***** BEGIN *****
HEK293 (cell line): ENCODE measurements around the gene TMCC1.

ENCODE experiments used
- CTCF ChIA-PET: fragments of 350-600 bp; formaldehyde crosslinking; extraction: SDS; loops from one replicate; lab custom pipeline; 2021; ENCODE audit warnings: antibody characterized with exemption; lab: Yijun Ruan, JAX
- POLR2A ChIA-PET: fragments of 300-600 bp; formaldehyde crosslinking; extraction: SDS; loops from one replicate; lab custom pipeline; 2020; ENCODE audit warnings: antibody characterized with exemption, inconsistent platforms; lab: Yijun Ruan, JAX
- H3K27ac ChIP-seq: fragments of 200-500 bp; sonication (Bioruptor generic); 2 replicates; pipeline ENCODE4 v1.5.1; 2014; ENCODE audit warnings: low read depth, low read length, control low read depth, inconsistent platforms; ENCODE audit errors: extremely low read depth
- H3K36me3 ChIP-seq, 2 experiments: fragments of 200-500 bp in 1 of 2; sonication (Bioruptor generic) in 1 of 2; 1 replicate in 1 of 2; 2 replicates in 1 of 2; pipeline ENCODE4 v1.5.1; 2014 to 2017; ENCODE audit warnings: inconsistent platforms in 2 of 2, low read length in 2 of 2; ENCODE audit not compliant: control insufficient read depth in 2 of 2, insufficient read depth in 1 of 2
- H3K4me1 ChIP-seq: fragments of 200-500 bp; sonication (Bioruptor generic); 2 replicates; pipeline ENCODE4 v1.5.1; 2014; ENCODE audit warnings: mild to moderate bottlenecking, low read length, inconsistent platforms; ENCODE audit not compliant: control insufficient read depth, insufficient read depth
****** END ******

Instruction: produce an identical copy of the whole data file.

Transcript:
HEK293 (cell line): ENCODE measurements around the gene TMCC1.

ENCODE experiments used
- CTCF ChIA-PET: fragments of 350-600 bp; formaldehyde crosslinking; extraction: SDS; loops from one replicate; lab custom pipeline; 2021; ENCODE audit warnings: antibody characterized with exemption; lab: Yijun Ruan, JAX
- POLR2A ChIA-PET: fragments of 300-600 bp; formaldehyde crosslinking; extraction: SDS; loops from one replicate; lab custom pipeline; 2020; ENCODE audit warnings: antibody characterized with exemption, inconsistent platforms; lab: Yijun Ruan, JAX
- H3K27ac ChIP-seq: fragments of 200-500 bp; sonication (Bioruptor generic); 2 replicates; pipeline ENCODE4 v1.5.1; 2014; ENCODE audit warnings: low read depth, low read length, control low read depth, inconsistent platforms; ENCODE audit errors: extremely low read depth
- H3K36me3 ChIP-seq, 2 experiments: fragments of 200-500 bp in 1 of 2; sonication (Bioruptor generic) in 1 of 2; 1 replicate in 1 of 2; 2 replicates in 1 of 2; pipeline ENCODE4 v1.5.1; 2014 to 2017; ENCODE audit warnings: inconsistent platforms in 2 of 2, low read length in 2 of 2; ENCODE audit not compliant: control insufficient read depth in 2 of 2, insufficient read depth in 1 of 2
- H3K4me1 ChIP-seq: fragments of 200-500 bp; sonication (Bioruptor generic); 2 replicates; pipeline ENCODE4 v1.5.1; 2014; ENCODE audit warnings: mild to moderate bottlenecking, low read length, inconsistent platforms; ENCODE audit not compliant: control insufficient read depth, insufficient read depth